Why Companies Are Investing In Flexible Manufacturing

Enric Asunción, cofounder and CEO of Wallbox.

The global Covid-19 pandemic and the Russian invasion of Ukraine have caused worldwide disruptions in supply chains. These unprecedented circumstances show no signs of resolving in the near future, and many business leaders and shareholders are calling for a reimagining of how companies manage their supply chains.

In earnings calls of major companies for the third quarter of 2021, “Bank of America also noted mentions of ‘supply chain’…had risen an astonishing 412% from Q3 2020 and 123% from Q2 2021 earnings calls, when boardroom focus on the issue was already red hot,” according to a report by the World Economic Forum.

Meanwhile, according to a recent McKinsey report, a single prolonged supply shortage to manufacturing could wipe out 30% to 50% of a traditional company’s earnings. The current inflationary scenario is also in part due to supply chain shortages.

So what can companies do to better protect their manufacturing flow in light of these supply issues? Increasing initial spending on research and development to create a variety of product designs that account for a shortage in critical parts while still achieving the same functionality will be a key component for successful companies going forward. Identifying core components of a product and coming up with a plan B, plan C and beyond has become a necessary strategy for product design and manufacturing.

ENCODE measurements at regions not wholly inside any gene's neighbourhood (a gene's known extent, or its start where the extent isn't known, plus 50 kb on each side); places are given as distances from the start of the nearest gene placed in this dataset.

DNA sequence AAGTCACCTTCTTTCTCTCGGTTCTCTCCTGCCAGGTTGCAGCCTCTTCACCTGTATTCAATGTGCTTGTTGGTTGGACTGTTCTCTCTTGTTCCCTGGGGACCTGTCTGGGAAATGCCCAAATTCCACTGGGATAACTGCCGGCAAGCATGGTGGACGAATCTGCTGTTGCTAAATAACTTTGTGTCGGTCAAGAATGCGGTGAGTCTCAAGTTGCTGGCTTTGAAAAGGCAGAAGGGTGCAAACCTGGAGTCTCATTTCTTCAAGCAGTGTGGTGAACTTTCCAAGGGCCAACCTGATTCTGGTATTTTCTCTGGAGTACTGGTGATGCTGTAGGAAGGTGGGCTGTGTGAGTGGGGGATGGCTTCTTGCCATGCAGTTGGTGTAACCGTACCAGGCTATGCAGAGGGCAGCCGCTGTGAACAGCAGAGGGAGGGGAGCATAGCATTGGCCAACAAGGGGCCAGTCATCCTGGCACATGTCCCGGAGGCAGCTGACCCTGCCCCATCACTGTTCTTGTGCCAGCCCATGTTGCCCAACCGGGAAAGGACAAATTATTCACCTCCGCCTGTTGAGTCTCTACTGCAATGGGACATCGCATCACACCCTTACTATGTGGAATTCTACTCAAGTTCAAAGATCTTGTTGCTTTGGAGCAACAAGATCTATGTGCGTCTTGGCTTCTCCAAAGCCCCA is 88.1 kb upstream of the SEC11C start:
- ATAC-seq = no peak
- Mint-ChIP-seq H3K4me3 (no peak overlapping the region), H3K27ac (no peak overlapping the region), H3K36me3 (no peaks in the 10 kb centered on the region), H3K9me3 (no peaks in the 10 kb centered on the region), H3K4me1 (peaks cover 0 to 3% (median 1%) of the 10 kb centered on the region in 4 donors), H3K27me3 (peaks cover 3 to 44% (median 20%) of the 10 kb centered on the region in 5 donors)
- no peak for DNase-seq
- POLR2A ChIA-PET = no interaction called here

It is also essential to integrate and develop strong predictive models to help navigate future shortages. Of course, such models are not easy to build and require multiple statistical variables as input, but there are AI-based and systems-based approaches that can help leaders effectively plan for otherwise unforeseen challenges.

With different product designs that account for varying resources, companies must also increase their relationships with suppliers, forming a diverse network while maintaining regular communication. Companies that have their finger on the pulse of global supply chains and can pivot quickly to secure necessary resources will give themselves a competitive advantage in the marketplace.

Additionally, according to McKinsey, “59% of companies say they have adopted new supply-chain risk management practices over the past 12 months.” In fact, we’re seeing more and more manufacturing facilities opening in the United States by companies who are taking every step possible to ensure that they can serve the world’s richest economy.

The benefits of creating a vertical supply chain—which means handling everything in-house from design to manufacturing, production and everything else in between—have never been more important to reducing business risk.

As we see today, supply chain issues will continue to be a significant risk to doing business for the foreseeable future. The paradigm of fully flexible manufacturing allows companies to deal with supply chain challenges while retaining maximum customer satisfaction. We believe that consumers will pay a premium in the future for the proper availability of products.

The supply of resources continues to be a major issue for manufacturers, but through innovative and flexible design, companies can ensure that their products are able to work with available resources to dampen the impact of a lack of inventory from suppliers. The old ways of doing business have gone out the door, ushered in by a new world and ways of living that the global pandemic and international unrest have spurred on. Companies and their leaders must adapt to the times to ensure the health of their business.

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